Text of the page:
November 2015 News

Erik Lundquist (professor) is the recipient of a Kansas IDeA Network of Biomedical Research Excellence (K-INBRE) Bridging Grant for his project entitled “Identifying molecules that interact with the P2 domain of UNC-40/DCC.”  This project is aimed at identifying molecules that physically interact with the cytoplasmic domain of the Netrin receptor molecule UNC-40 and that participate with UNC-40 in axon guidance.



The Department of Molecular Biosciences is seeking outstanding applicants for our doctoral programs. MB is a center of life sciences research at KU, and can provide you with interdisciplinary training and education, high-quality mentoring, and a stimulating graduate experience that will help you achieve your career goals in the biomedical sciences.  Applications are due December 15th.  Informal inquiries can be directed to Dr. Stuart Macdonald, Director of Graduate Studies.

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November 2015 Presentations

Scott Hefty (associate professor) gave an invited seminar entitled “Structural Proteomics and (Early) Functional Genomics in Chlamydia”  at the University of Washington, Department of Global Health (Seattle) on October 15 and at Oregon State University, College of Veterinary Medicine on October 20.

Audrey Lamb (professor) gave an invited seminar entitled “Breaking a Pathogen’s Iron Will: inhibiting siderophore production as an antimicrobial strategy” at the department of Chemistry and Chemical Biology at Indiana University Purdue University Indianapolis on October 28.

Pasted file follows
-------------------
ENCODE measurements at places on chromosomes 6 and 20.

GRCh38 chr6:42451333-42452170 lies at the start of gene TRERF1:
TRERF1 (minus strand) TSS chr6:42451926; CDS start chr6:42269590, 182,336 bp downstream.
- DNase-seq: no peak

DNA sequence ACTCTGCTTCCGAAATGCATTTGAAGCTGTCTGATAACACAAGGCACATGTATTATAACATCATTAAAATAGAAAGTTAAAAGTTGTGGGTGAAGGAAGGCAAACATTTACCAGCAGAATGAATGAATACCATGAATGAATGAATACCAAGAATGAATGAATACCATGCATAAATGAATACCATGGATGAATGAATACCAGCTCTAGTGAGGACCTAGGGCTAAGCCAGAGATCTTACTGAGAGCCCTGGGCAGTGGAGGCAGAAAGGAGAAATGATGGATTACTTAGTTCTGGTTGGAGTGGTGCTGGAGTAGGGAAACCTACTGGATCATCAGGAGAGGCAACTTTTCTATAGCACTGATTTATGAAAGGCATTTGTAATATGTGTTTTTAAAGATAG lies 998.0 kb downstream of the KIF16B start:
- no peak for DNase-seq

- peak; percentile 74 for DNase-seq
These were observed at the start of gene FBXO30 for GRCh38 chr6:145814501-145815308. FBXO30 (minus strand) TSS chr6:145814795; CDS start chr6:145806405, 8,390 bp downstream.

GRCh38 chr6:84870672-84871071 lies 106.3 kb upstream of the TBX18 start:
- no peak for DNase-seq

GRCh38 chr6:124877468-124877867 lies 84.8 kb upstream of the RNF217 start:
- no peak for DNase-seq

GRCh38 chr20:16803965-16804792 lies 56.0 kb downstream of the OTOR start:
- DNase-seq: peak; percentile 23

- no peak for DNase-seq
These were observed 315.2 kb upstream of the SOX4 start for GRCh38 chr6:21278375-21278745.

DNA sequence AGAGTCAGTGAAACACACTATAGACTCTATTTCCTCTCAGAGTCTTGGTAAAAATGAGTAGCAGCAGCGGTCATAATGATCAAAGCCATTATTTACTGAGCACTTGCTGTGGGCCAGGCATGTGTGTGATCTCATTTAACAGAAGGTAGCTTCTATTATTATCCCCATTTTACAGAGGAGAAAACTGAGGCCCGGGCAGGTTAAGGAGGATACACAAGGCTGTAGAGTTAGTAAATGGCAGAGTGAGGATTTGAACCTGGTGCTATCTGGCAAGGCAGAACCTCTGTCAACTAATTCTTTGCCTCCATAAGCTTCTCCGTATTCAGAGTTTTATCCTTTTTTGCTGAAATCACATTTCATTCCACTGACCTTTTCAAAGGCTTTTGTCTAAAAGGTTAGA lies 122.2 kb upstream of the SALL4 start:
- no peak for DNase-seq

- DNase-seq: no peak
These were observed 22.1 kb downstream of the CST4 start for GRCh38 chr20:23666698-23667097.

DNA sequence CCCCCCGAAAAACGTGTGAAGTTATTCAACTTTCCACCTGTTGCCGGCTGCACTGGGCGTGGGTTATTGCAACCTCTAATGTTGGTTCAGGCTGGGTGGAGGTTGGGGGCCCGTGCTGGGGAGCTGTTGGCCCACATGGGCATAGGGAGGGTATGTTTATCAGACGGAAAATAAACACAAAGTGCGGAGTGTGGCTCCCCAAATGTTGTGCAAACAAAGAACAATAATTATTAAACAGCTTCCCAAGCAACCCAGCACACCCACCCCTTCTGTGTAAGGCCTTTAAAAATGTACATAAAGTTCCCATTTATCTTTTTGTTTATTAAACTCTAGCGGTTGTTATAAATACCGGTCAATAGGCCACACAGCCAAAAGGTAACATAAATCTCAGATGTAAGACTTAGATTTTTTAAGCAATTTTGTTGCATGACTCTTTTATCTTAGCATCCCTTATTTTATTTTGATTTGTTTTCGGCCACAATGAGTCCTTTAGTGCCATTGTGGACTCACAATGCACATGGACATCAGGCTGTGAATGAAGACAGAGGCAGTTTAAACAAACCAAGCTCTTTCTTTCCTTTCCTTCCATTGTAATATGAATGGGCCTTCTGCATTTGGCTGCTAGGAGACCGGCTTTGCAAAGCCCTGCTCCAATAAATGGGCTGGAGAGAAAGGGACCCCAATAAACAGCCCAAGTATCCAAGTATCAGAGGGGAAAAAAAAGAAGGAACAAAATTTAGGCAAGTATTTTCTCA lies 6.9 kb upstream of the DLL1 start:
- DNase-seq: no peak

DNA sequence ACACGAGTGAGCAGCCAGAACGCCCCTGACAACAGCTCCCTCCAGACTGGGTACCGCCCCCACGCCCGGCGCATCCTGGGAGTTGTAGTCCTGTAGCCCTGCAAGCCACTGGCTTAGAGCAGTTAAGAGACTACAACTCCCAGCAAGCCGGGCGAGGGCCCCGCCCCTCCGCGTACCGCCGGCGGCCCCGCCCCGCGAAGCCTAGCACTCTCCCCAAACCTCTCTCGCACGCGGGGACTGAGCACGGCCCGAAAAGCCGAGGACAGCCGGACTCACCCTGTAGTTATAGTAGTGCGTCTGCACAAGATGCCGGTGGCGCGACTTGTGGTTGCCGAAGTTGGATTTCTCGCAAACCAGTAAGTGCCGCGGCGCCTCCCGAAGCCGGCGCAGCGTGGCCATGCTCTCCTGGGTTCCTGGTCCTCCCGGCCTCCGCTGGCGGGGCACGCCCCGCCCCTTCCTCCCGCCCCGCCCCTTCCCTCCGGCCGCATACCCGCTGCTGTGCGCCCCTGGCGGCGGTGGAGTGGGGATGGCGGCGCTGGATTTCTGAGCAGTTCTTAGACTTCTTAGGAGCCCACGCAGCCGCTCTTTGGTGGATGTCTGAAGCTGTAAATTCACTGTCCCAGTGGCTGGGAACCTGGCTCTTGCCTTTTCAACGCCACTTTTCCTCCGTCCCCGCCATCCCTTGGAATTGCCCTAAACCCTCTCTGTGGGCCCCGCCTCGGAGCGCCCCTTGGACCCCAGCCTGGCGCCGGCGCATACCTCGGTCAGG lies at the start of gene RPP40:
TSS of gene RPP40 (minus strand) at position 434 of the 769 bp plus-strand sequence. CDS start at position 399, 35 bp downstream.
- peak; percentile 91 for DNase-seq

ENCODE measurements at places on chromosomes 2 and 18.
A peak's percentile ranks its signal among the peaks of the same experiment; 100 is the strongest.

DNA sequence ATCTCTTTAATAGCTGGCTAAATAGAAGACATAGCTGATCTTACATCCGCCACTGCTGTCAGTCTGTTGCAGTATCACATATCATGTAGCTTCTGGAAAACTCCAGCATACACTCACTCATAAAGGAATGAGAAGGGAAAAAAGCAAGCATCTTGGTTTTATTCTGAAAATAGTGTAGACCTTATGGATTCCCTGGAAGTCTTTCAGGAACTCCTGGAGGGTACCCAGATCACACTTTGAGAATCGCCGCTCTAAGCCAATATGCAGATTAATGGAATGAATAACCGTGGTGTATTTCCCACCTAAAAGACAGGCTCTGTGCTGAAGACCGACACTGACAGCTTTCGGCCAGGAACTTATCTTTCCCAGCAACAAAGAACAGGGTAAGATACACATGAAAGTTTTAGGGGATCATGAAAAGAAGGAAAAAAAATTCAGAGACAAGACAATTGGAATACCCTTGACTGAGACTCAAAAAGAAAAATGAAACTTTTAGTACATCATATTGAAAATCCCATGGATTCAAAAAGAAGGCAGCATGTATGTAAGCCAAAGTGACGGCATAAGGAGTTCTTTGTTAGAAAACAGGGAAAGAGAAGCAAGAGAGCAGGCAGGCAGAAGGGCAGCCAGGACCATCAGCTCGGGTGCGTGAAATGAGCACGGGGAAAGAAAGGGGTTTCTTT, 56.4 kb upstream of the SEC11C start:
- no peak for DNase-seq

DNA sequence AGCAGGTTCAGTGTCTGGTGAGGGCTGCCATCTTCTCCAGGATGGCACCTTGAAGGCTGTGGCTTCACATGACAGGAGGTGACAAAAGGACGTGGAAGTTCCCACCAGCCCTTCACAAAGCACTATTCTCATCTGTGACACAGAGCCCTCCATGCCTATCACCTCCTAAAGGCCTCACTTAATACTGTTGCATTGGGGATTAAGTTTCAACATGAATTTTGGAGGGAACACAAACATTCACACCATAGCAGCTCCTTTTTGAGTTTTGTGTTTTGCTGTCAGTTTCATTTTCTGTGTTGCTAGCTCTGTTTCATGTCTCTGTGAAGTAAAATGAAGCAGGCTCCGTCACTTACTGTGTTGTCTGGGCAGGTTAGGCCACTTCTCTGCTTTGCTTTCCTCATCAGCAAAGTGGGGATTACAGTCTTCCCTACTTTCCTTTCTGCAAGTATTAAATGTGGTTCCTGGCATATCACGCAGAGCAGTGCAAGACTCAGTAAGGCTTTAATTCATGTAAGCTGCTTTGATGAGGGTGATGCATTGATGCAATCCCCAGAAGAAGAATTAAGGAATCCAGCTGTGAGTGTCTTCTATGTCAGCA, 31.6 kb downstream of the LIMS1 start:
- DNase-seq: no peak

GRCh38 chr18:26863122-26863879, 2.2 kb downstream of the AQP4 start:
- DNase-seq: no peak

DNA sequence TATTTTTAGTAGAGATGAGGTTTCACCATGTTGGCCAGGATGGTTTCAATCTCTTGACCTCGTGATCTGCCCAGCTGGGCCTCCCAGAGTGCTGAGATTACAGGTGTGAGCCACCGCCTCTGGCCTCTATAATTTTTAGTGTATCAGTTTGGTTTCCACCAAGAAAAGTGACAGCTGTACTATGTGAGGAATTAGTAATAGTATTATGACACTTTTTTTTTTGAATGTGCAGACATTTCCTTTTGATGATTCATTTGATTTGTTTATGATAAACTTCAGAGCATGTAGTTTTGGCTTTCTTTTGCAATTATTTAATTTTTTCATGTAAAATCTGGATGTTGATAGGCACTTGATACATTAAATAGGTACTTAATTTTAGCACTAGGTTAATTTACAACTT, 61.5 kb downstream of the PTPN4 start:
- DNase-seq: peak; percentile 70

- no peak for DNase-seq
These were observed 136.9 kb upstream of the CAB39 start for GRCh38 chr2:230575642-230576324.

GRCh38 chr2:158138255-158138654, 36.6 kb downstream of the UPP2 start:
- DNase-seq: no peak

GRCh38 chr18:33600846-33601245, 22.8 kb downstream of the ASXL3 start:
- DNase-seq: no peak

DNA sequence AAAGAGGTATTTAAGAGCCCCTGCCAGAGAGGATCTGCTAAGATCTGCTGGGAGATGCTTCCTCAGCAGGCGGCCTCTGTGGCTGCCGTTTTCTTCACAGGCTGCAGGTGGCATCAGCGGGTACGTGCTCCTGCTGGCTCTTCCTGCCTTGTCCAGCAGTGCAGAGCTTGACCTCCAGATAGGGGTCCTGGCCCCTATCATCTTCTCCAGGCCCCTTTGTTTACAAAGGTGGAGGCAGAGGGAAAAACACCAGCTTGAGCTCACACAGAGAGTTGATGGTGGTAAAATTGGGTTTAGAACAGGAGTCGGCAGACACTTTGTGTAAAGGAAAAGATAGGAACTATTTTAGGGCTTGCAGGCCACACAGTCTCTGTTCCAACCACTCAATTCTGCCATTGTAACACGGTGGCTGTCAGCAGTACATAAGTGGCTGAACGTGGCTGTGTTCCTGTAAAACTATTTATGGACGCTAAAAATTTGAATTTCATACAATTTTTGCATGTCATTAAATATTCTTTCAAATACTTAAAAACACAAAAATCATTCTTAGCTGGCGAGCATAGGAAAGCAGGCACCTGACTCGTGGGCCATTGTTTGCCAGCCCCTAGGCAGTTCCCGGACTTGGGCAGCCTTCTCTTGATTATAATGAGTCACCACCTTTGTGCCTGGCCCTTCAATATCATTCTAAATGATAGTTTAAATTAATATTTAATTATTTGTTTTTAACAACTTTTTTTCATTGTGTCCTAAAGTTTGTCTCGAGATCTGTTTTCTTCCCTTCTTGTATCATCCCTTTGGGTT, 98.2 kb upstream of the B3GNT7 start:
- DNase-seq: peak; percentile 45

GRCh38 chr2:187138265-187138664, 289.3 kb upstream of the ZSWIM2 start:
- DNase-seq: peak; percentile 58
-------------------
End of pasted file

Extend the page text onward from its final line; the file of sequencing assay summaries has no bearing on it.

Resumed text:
Amber Smith (Xu lab) successfully defended her dissertation entitled “The regulation of Musashi RNA binding proteins and its implications for cancer therapy” on October 8.

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November 2015 Publications

Barta ML, Battaile KP, Lovell S, Hefty PSHypothetical Protein CT398 (CdsZ) Interacts with σ54 (RpoN)-Holoenzyme and the Type III Secretion Export Apparatus in Chlamydia trachomatis.  Protein Sci [Epub ahead of print]

Gonzalez C, Ray JCJ, Manhard M, Adams RM, Nevozhay D, Morozov AV, Balazsi G.  Stress-response balance drives the evolution of a network module and its host genomeMol Systems Biol 11: 827.

Oakley BR, Paolillo V, Zheng Y.  gamma-tubulin complexes in microtubule nucleation and beyondMol Biol Cell 26: 2957-2962.

Truong TT, Seyedsayamdost M, Greenberg EP, Chandler JRA Burkholderia thailandensis acyl-homoserine lactone-independent LuxR homolog that activates production of the cytotoxin malleilactoneJ. Bacteriol [Eub ahead of print]

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Molecular Biosciences

We are an interdisciplinary group of faculty who perform cutting edge research in a wide range of areas including biochemistry, biophysics, structural biology, bioinformatics, cancer biology, genetics, genomics, immunology, microbiology, virology, neurobiology, molecular, cellular and developmental biology.  We work closely with postdoctoral fellows, graduate students, and undergraduates to investigate fundamental biological problems on all levels from molecules to cells to organisms.  The Department of Molecular Biosciences, located on the Lawrence campus of the University of Kansas system, is an excellent environment for research and education.

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